The Tropic of Serpents: A Memoir by Lady Trent (A Natural History of Dragons)
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The thrilling adventure of Lady Trent continues in Marie Brennan's The Tropic of Serpents . . .
Attentive readers of Lady Trent's earlier memoir, A Natural History of Dragons, are already familiar with how a bookish and determined young woman named Isabella first set out on the historic course that would one day lead her to becoming the world's premier dragon naturalist. Now, in this remarkably candid second volume, Lady Trent looks back at the next stage of her illustrious (and occasionally scandalous) career.
Three years after her fateful journeys through the forbidding mountains of Vystrana, Mrs. Camherst defies family and convention to embark on an expedition to the war-torn continent of Eriga, home of such exotic draconian species as the grass-dwelling snakes of the savannah, arboreal tree snakes, and, most elusive of all, the legendary swamp-wyrms of the tropics.
The expedition is not an easy one. Accompanied by both an old associate and a runaway heiress, Isabella must brave oppressive heat, merciless fevers, palace intrigues, gossip, and other hazards in order to satisfy her boundless fascination with all things draconian, even if it means venturing deep into the forbidden jungle known as the Green Hell . . . where her courage, resourcefulness, and scientific curiosity will be tested as never before.
limitations—or through strenuous exercise and privation, you will have to handle this necessity in many circumstances that are far from ideal. Including some, I fear, where the smell of fresh blood is a positive danger.) Returning to the moment at hand: the serving girl’s eyes widened at the sight of the stains, and she darted out of the room almost before I had finished speaking. So rapidly, in fact, that she left the laundry behind. I sighed, wondering if the fault was with my imperfect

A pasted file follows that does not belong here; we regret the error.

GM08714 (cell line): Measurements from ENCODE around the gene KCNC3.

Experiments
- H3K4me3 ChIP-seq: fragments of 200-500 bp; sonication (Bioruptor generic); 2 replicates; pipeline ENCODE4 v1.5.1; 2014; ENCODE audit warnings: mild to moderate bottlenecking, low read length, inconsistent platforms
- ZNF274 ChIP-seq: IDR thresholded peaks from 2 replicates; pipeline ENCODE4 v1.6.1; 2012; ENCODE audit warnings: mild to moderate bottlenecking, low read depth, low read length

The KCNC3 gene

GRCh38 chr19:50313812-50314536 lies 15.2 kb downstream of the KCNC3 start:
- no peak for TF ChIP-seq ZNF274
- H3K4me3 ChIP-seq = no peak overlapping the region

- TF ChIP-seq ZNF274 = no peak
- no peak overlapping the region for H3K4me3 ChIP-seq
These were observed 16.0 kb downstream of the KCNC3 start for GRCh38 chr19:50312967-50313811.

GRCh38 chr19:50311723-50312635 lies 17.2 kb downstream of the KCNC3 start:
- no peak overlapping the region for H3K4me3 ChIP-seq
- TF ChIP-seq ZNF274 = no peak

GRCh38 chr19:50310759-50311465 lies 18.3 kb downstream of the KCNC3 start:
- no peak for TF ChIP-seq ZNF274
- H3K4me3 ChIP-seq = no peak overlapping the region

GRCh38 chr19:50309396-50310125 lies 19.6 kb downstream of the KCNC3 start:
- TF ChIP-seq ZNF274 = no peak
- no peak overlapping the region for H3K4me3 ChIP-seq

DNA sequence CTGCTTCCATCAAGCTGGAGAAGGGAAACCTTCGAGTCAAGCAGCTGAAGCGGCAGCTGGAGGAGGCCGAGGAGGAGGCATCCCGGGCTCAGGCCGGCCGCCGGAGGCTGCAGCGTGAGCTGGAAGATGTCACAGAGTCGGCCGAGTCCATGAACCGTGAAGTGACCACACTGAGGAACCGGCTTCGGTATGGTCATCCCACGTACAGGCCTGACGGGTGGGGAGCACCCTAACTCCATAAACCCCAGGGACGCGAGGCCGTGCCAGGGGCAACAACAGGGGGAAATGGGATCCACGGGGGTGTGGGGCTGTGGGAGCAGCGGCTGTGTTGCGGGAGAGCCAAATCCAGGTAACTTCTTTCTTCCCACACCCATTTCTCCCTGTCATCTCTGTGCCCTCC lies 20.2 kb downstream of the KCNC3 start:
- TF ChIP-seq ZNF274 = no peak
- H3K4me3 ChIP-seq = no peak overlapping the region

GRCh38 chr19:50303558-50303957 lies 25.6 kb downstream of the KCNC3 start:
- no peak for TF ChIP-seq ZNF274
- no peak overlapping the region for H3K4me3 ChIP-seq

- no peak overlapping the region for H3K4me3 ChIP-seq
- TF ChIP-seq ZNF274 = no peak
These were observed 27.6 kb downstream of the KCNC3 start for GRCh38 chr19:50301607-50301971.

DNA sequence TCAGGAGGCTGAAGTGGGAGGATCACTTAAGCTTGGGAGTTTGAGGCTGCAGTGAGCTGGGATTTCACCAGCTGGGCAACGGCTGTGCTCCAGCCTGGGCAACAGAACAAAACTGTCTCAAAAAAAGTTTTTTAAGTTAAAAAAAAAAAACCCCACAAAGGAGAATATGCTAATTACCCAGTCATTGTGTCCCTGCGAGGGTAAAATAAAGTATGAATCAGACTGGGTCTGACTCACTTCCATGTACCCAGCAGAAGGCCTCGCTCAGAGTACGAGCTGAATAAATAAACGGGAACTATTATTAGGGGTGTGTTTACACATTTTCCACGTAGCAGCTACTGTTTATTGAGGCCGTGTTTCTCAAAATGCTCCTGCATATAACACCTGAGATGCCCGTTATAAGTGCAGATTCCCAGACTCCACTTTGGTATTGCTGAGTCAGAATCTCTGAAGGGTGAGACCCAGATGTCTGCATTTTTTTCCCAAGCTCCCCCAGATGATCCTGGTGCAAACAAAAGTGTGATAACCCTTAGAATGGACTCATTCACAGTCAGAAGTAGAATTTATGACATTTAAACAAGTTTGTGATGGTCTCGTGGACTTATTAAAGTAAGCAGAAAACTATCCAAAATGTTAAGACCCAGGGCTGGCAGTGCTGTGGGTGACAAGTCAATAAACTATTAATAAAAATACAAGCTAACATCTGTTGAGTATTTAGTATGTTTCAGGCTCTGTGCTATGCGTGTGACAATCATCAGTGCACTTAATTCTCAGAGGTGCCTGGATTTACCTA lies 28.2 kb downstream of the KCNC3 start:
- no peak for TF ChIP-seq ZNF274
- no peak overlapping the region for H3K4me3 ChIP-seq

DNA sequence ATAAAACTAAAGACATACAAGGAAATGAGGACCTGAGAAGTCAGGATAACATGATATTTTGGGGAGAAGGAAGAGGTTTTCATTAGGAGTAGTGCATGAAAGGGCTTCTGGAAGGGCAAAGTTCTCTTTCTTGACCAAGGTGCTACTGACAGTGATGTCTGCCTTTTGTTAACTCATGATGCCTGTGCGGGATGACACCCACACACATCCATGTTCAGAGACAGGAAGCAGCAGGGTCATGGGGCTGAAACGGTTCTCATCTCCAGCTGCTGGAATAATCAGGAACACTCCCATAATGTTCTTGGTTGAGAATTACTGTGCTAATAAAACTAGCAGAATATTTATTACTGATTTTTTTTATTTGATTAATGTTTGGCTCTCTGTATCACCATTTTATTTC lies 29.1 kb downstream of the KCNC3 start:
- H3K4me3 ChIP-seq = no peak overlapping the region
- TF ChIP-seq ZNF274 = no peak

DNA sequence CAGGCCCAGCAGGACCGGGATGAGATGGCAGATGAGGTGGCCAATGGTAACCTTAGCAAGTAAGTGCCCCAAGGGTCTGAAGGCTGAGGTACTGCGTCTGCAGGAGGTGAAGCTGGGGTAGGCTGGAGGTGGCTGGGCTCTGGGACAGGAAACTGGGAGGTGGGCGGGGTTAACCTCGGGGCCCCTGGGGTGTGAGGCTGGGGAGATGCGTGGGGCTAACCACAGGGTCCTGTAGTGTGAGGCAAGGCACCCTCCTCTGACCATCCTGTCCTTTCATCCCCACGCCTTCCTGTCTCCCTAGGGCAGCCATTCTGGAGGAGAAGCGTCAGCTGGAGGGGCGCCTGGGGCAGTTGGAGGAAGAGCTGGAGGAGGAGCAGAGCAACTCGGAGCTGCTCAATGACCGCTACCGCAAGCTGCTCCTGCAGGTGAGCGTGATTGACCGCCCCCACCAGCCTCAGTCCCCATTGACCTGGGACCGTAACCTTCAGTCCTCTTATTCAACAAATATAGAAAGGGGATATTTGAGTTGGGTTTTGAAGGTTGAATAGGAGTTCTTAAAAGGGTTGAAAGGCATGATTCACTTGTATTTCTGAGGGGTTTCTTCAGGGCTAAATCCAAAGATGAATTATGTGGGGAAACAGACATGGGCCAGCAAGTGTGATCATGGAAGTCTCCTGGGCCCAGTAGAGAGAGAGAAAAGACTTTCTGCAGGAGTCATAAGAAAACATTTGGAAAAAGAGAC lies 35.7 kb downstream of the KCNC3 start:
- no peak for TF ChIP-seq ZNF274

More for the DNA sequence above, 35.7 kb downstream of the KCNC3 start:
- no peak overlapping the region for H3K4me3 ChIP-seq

face, the last thing he had anticipated was for me to shout right back at him. (I think he expected me to break down crying—which only goes to show how little he understood this entire situation.) What he thought of the rest of my words I cannot say, but one part at least had clearly penetrated his mind, for he said, “Yes, well, everything of course depends on whether the girl recovers.” “Indeed,” I said, mimicking the biting manner in which he had begun our meeting. “And if you should breathe
applied ourselves assiduously to being good members of the camp—a task made easier by the absence of dragons, at least that we saw. Moulish came and went, some of them drawn from other camps after word reached them of our presence; others moved to visit kin, or to get away from neighbours who vexed them. It meant constantly learning new names and, as our command of the language improved, explaining ourselves again and again; I began to feel we would never truly settle in, but be trapped forever
it was easier to go left instead. I skimmed along the falls, back toward the center and the waterfall island, though too low now to make a landing where I had begun. Landing there was not my aim regardless. I had lost sight of the tree where I was supposed to meet Yeyuama, but was more concerned with finding a safe place to alight. My original intent had been to plunge myself into the lake, in preference to crashing into a tree; now that I had seen the queen dragons, such plans seemed less wise.
stay to see the results, though I heard them as I fled. I dodged around the tree, and knew I had chosen right when the watchman’s spear thunked into the wood; then I was off, through the forest, running desperately (but not at all quietly) for the closest thing I had been able to approximate for a safe escape route. A nearby waterway. I dove in without a single thought for leeches, snakes, fangfish, swamp-wyrms, or anything else. I exhaled a portion of my air, so as better to sink down, and